Values ​​in the Workplace

What are workplace values ​​and why are they important?

To answer this we need to start with a definition of corporate values. Corporate values ​​can be defined in the same way that we define individual values:

A corporate value is an abstract concept that a corporation is willing to adopt at the expense of corporate comfort.

Essentially, corporations establish their values ​​with the expectation that their leaders model the values ​​and their employees buy into the value system and use the values ​​as a vehicle to travel toward the company’s mission and vision. In doing so, they must ensure that the values ​​they choose are actually the values ​​that will be modeled in each circumstance. Any deviation from these values ​​by leadership in the company can have serious short- and long-term implications.

Essentially, the corporation’s values ​​are its very foundation.

Companies that have shared values ​​that are modeled consistently within the organization result in:

  • Employees focused on what is important to the organization.
  • Less stress on people.
  • Less tension between individuals and departments.
  • enthusiasm in the workplace
  • pride in work
  • Workplace Management
  • Less bureaucracy
  • positive attitudes
  • positive momentum

One does not have to look far to find examples of companies that did not have the proper alignment around a value system and paid the price in the marketplace;

  • worldcom
  • Enron
  • Bre-X

Fortunately, there are many examples of companies that have been built around their values;

  • Disney
  • house deposit
  • Walmart
  • starbucks

According to William C. Taylor and Polly LaBarre in their book Mavericks at Work, companies should use values ​​to help define a corporate purpose because “elevated values ​​can drive cutting-edge corporate performance“.

They went on to say that “Great companies are built on genuine passion, plus a daily commitment to great execution. Employees won’t feel the passion and won’t be able to maintain operational discipline unless they feel good about what the company sells and the values ​​it stands for..”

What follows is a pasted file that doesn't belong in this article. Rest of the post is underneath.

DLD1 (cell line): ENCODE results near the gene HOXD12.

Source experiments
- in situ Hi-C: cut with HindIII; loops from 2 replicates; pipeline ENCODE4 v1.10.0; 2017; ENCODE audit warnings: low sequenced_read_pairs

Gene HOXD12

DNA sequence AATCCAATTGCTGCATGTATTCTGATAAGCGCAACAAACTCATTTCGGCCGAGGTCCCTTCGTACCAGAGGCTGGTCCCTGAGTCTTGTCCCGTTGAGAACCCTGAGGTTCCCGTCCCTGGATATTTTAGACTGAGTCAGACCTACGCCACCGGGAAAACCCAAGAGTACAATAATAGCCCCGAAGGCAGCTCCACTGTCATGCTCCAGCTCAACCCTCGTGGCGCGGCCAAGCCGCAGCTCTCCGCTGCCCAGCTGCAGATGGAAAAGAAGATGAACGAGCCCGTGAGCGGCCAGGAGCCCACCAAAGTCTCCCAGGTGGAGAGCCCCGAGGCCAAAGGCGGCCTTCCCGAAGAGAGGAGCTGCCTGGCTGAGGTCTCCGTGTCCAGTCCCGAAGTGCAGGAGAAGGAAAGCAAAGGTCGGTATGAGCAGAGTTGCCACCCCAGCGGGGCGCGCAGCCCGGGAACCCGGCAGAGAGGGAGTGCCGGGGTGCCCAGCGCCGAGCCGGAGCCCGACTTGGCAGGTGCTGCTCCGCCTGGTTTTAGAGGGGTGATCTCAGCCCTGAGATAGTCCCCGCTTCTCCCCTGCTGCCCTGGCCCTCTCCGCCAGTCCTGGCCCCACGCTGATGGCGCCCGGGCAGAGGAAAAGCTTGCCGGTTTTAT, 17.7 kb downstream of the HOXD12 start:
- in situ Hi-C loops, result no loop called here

I recently heard of a great example of this from a friend of mine. He told me that they had a client who was calling their call center and he was very abrasive and abusive to the staff that he was talking to. As a result, several staff members refused to speak to this customer when he called. On one occasion, this customer called for tech support and was so abusive on the phone that the customer service representative burst into tears.

My friend is the head of this customer service group and he told me that his company values ​​its employees and that they declare it as one of the company’s values. When he found out about this situation and the fact that it had been going on for some time, he scheduled a meeting with this abusive customer and refunded his customer support contract and told him he didn’t want it. as a customer for longer.

This is a great example of a company and its leadership modeling the values ​​they declare. Many other companies would value income more than employees and would try to find ways to keep this abusive customer at the expense of their employees and at the expense of their own reputation.

Employees immediately take notice when the corporation’s positive actions align with the stated corporate values. This provides positive energy and motivation for the employees.

William C. Taylor and Polly LaBarre go on to say that …But they {big enterprises} understand that what it means to be great has as much to do with values ​​as with virtuosity, as much with what makes people tick {Individual Strength Zone} how much do they know cast …the most powerful way to create economic value is to embrace a set of values ​​that goes beyond simply accumulating power, and that business, at its best, is too exciting, too important, and too much fun to be left up to from the dead hand of business as usual. (The text in square brackets is my insert.)

John C. Maxwell takes this concept one step further and indicates that in today’s high-paced, high-stakes, high-stakes world, ONLY companies that are firmly grounded in a value system that is properly modeled and respected can succeed. He affirmed;

The only way to pick up speed and stay on course is for everyone to know and live the company values. John C Maxwell

So we can see that it is extremely important for the leadership in an organization to always model the values ​​that they declare. Otherwise, employees will lose trust in the organization and its leadership. As Ralph Waldo Emerson says’Your actions speak so loud that I can’t hear what you say.“.

This alignment around the corporate values ​​empowers the employees and the corporation as a whole to move towards the achievement of their objectives using an agreed and consistent vehicle for their progress: this vehicle is the corporate values.

Don’t forget to register at and take the free online Values ​​Strength Zone® profile.

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